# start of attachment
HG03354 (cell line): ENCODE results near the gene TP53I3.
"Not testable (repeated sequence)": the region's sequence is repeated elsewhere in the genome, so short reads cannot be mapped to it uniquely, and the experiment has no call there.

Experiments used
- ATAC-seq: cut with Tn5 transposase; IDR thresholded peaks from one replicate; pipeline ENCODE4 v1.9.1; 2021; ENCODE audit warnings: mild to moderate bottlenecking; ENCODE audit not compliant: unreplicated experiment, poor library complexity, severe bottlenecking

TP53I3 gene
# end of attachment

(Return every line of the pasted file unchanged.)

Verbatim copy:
HG03354 (cell line): ENCODE results near the gene TP53I3.
"Not testable (repeated sequence)": the region's sequence is repeated elsewhere in the genome, so short reads cannot be mapped to it uniquely, and the experiment has no call there.

Experiments used
- ATAC-seq: cut with Tn5 transposase; IDR thresholded peaks from one replicate; pipeline ENCODE4 v1.9.1; 2021; ENCODE audit warnings: mild to moderate bottlenecking; ENCODE audit not compliant: unreplicated experiment, poor library complexity, severe bottlenecking

TP53I3 gene